Aerial campaign of the Center for Atmospheric Research of the University of Nova Gorica and Matevž Lenarčič in the tropical Atlantic Ocean
The University of Nova Gorica’s Center for Atmospheric Research and GreenLight WorldFlight 2022 are collaborating again this September to investigate the impact of natural and anthropogenic aerosol and particulate matter pollution on the warming of the atmosphere and hurricane formation over the South Atlantic.
On 6 September 2022, Matevž Lenarčič took off from Slovenske Konjice to Jerez in southern Spain, and in the following days, onwards via Morocco, the Canary Islands, Senegal and the island of São Vicente in the Cape Verde archipelago.
On 11 September 2022, together with Prof. Dr. Griša Močnik from the University of Nova Gorica, they will start measurement flights in coordination with the crew of the US NASA DC-8 research aircraft, based on the neighbouring island of Sal, during the overflight of the European Space Agency’s Aeolus satellite.
Strong winds, also caused by cyclones that form in the area, carry large quantities of Saharan sand, black carbon and other pollutants across the Atlantic to South and Central America.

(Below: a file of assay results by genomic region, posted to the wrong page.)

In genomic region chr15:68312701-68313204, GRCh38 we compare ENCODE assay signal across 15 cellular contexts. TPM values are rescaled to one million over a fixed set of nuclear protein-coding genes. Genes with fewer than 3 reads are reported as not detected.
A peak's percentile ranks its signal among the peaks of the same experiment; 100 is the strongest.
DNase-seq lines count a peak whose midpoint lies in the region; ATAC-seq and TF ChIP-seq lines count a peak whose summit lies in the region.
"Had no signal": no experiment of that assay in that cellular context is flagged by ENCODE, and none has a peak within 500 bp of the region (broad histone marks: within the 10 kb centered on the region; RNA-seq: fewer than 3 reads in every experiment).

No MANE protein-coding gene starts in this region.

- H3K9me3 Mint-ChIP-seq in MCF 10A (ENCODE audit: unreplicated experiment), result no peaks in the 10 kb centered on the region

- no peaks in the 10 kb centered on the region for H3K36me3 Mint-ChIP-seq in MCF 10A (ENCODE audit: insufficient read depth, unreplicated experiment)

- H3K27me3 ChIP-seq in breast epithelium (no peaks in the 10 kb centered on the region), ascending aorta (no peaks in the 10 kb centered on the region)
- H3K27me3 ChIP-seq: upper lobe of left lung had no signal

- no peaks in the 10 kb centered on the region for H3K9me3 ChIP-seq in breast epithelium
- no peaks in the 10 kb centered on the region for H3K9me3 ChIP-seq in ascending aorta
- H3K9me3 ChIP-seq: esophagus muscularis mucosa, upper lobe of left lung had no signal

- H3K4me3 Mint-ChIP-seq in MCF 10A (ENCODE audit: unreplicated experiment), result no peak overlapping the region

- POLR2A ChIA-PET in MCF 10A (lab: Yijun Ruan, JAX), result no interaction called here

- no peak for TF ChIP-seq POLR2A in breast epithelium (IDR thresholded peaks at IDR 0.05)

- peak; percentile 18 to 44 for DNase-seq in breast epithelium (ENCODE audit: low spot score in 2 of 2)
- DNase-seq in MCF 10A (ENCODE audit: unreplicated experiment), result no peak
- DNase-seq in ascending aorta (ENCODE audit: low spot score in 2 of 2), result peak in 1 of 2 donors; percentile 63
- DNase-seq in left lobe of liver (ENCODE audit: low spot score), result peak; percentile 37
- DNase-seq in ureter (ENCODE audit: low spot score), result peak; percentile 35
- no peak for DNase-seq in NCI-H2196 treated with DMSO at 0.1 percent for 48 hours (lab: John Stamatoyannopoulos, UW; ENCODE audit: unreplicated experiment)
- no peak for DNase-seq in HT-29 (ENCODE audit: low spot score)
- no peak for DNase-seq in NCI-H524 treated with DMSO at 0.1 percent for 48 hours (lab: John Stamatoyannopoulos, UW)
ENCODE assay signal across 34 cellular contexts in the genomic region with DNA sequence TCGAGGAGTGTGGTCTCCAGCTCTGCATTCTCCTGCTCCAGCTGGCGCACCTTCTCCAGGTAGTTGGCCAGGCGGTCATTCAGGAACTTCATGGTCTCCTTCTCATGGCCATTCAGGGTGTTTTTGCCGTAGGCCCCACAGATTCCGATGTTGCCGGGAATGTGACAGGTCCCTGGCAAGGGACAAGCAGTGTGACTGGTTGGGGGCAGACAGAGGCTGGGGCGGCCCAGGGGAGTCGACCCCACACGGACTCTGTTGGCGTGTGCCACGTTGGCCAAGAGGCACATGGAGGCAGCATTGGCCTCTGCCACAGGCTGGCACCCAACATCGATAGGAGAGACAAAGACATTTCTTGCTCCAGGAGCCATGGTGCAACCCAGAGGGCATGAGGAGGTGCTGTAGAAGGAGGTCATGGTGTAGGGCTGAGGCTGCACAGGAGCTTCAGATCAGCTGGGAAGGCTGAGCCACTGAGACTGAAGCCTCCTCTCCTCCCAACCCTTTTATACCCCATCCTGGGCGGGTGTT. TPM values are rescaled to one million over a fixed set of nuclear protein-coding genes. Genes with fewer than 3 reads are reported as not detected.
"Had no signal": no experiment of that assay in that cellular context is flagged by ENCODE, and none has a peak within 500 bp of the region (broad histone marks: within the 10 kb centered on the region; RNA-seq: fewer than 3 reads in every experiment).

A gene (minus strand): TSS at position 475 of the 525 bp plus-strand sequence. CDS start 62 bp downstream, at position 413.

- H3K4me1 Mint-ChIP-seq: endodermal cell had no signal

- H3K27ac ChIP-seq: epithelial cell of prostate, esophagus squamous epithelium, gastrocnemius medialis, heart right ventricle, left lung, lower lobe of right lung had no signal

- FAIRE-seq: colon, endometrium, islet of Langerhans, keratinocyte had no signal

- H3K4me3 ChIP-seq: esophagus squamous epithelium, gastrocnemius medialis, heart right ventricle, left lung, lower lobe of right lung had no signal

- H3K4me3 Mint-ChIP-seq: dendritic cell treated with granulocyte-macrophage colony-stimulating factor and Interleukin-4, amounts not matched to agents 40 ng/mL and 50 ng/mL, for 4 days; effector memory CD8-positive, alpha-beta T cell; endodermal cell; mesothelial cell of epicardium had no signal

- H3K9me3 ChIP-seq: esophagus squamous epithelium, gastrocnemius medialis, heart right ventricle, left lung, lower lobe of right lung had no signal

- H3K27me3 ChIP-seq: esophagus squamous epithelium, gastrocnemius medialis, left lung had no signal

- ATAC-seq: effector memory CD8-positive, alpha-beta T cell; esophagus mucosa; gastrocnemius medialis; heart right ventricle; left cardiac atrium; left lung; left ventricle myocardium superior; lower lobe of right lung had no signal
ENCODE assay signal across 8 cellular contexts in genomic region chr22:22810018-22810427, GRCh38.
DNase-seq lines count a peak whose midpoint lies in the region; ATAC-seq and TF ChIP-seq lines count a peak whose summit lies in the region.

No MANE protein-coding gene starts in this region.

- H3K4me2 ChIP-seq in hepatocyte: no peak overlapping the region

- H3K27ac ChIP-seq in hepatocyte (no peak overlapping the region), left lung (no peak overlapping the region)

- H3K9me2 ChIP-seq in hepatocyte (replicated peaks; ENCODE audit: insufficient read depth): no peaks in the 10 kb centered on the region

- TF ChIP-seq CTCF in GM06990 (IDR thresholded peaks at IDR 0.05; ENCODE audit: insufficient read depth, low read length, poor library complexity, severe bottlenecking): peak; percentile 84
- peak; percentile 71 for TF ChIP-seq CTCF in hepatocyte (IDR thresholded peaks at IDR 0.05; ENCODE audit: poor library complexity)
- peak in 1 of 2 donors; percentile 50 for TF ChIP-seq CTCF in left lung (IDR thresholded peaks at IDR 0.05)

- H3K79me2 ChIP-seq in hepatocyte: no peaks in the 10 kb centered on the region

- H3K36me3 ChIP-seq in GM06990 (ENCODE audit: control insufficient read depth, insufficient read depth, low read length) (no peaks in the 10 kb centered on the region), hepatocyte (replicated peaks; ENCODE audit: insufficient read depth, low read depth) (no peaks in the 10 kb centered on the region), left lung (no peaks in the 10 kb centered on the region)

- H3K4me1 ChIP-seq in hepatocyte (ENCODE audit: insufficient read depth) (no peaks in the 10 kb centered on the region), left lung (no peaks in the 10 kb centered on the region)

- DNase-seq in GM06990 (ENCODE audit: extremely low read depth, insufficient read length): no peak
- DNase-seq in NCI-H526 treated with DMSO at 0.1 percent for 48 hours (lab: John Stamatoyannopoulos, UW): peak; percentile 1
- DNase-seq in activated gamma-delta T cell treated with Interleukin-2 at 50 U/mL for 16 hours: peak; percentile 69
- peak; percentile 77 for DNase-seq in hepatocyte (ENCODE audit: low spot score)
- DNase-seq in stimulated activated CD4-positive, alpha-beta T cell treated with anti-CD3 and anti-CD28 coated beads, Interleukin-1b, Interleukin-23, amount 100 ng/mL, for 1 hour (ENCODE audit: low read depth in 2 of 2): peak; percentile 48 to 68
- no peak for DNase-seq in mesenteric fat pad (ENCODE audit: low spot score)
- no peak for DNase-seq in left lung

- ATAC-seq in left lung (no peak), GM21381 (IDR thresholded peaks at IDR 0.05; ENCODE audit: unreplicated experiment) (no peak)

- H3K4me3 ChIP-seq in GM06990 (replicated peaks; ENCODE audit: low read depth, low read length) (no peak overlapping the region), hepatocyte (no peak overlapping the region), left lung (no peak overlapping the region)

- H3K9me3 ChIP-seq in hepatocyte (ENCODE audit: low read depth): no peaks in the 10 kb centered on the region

Layers of Saharan sand and black carbon are warming the atmosphere. The impact of this phenomenon on the formation of tropical storms and hurricanes is not yet well researched and understood.
Why sand particles stay in the air so long, and how much the mixtures of Saharan sand and soot are warming the atmosphere, are questions that the Joint Aeolus Tropical Atlantic Campaign (JATAC 2022) will try to answer.
Participants: University of Nova Gorica, Haze, d. o. o., Aerovizija, d. o. o., NASA – CPEX-CV, ESA – European Space Agency, Tropos Institute, National Observatory of Athens, University of Miami and University of Washington.
The return to Slovenia is planned for around 22 September 2022.
It will be possible to track the flights on the website GreenLight WorldFlight.